Monday, March 8, 2010

The Entertainment World Turns a Page

Coats in 1909 Delineator.

Well, The Hurt Locker won most of the important awards last night, with Kathryn Bigelow winning for best director, a first win in the category for a woman.

A few years ago BBC Radio 4 ran a piece on Women in Silent Film and said there were more women directors in the silent era than there are now. And it has taken 100 years for a women to win a best director Oscar.

I wonder if this is only because the 'real films', from now on, will be these techno-extravaganzas that bring in billions and the 'little films' bringing in pittances will be left to women to make. Sounds cynical...But you know, in the 1900's, there were some women aeroplane pilots too, but after WWI, when planes became important, men took them over. (Amelia Earhart's story resonates because she was an exception, not the rule.)

It's getting more and more the case: movies I want to see only play in the art houses (in my case AMC at Atwater in Montreal) whereas the money making movies (and the movies that draw the over-priced popcorn and soda garburating kids) play in the 'burbs.

So, yesterday I went to see Up in the Air again, at AMC, because a friend hadn't seen it - and she complained she couldn't get her seniors' discount. (An Education and A Single Man and Crazyheart were playing in the theatre as well, and no where else in Montreal.)I told my friend,who had a bottle of water tucked away in her purse because she would never dole out 7 dollars for a water in a cinema, "That's because the only people coming to these cinemas are seniors, or film students! They'd lose what little money they make if they gave discounts."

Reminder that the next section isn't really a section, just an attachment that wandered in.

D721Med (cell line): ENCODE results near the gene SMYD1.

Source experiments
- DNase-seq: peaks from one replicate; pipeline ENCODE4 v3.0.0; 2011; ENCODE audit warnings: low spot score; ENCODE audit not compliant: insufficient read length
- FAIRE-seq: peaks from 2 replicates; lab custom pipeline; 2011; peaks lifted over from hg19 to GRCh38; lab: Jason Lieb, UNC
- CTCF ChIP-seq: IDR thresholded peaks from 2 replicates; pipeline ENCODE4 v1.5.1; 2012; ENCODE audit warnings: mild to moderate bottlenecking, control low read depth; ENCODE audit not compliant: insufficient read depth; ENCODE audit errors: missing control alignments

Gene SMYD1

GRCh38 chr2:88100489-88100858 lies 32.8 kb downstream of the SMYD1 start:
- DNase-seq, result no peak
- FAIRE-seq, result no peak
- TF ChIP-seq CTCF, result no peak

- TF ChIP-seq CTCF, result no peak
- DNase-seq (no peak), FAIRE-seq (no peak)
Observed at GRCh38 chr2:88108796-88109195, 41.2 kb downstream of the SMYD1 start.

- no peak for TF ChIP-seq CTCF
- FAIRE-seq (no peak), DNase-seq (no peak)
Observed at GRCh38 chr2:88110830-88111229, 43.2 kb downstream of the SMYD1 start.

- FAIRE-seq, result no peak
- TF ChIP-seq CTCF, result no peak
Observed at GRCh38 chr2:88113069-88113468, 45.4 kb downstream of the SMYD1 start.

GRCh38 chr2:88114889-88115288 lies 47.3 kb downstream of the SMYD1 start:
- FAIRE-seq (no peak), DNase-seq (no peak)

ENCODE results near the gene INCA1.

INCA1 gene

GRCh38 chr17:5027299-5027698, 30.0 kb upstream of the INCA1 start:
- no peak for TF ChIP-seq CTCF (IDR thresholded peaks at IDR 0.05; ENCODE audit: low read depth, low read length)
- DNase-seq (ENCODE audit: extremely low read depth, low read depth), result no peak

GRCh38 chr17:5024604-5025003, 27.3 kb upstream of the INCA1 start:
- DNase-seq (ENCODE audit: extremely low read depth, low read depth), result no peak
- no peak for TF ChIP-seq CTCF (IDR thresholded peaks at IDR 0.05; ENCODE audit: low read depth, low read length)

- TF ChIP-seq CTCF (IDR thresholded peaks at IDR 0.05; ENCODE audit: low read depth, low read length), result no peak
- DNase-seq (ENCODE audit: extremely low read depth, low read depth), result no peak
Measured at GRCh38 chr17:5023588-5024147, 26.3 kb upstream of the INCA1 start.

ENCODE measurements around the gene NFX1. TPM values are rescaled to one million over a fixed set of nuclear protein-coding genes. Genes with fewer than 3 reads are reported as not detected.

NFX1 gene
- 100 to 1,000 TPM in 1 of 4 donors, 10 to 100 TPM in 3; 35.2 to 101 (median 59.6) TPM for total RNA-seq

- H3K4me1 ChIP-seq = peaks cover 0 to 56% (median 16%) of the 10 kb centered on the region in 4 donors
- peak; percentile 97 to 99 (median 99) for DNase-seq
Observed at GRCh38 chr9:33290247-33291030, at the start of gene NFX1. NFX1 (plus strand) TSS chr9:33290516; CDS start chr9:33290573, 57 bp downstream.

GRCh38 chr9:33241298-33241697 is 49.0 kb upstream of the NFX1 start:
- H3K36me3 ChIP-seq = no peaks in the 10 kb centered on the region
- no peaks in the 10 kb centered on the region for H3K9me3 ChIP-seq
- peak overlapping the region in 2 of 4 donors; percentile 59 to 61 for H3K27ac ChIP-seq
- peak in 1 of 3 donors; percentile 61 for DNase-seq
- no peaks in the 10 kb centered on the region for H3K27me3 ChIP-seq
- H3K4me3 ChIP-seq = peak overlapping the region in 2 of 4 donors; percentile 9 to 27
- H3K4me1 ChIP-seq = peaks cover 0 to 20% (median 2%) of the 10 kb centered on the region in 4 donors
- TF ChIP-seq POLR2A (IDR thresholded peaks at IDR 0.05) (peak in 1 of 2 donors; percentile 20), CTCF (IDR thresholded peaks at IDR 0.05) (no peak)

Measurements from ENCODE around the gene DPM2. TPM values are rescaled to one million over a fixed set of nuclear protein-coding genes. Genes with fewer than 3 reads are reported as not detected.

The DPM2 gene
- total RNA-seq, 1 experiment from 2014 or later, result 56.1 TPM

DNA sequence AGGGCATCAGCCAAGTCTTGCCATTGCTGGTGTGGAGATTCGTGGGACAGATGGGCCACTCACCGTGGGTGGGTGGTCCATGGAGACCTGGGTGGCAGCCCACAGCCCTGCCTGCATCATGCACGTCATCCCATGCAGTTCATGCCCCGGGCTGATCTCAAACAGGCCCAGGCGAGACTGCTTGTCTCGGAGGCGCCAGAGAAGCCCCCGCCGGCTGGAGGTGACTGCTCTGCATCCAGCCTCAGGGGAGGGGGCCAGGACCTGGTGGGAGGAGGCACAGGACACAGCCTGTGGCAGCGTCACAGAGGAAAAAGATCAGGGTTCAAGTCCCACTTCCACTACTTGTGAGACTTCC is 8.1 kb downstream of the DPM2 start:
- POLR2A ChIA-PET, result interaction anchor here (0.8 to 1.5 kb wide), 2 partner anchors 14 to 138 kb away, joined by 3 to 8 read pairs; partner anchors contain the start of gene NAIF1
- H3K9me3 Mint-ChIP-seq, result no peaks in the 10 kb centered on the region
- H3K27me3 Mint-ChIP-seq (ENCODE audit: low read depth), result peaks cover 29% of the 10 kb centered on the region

I personally thought the Hurt Locker was similar to a good episode of Generation Kill without the crude sexist humour.

I liked An Education much better. I liked Up in the Air better. And I even liked A Single Man better - as a work of art. I have mixed feelings about the story-line. (And not only because that movie starred Colin Firth, who did not win last night despite the fact he's simply the best movie actor out there, period, in any year.)

But that doesn't matter, because I am an 'old' person and cinema, in this new video-game 3-D format, with by the book fairy tale plotlines, belongs to the young, just as it did in the silent era.

Anyway, motion picture shows figure largely in Flo in the City, my work in progress about a girl coming of age in the pivotal 1910 era based on the letters of

This was the era of D.W. Griffith's silent short films. In one of the upcoming installments, possibly the next, Marion and her friends the Clevelands go to see Man in the Box at the Nickel starring Mack Sennett, who is from Richmond. They do not recognize him. I have not decided whether I will have them go to the Ouimetoscope, a lavish 1,200 seat theatre or a plain Nickel. (I should go to McGill and look through a newspaper, but I'm too lazy.)

I have a copy of the 1910 Dramatic Mirror -a theatre publication which has a motion picture section. Many many movies are 'reviewed' but few mention the name of the Director, so I can't tell whether any were women.

Here's a link to that BBC Four piece on Women in Silent Film

Here's a link to a page on film censorship in 1910 from my Tighsolas website where I snuck in a picture of my favourite actor Colin Firth (just to bug my husband).
Film Censorship then and Now.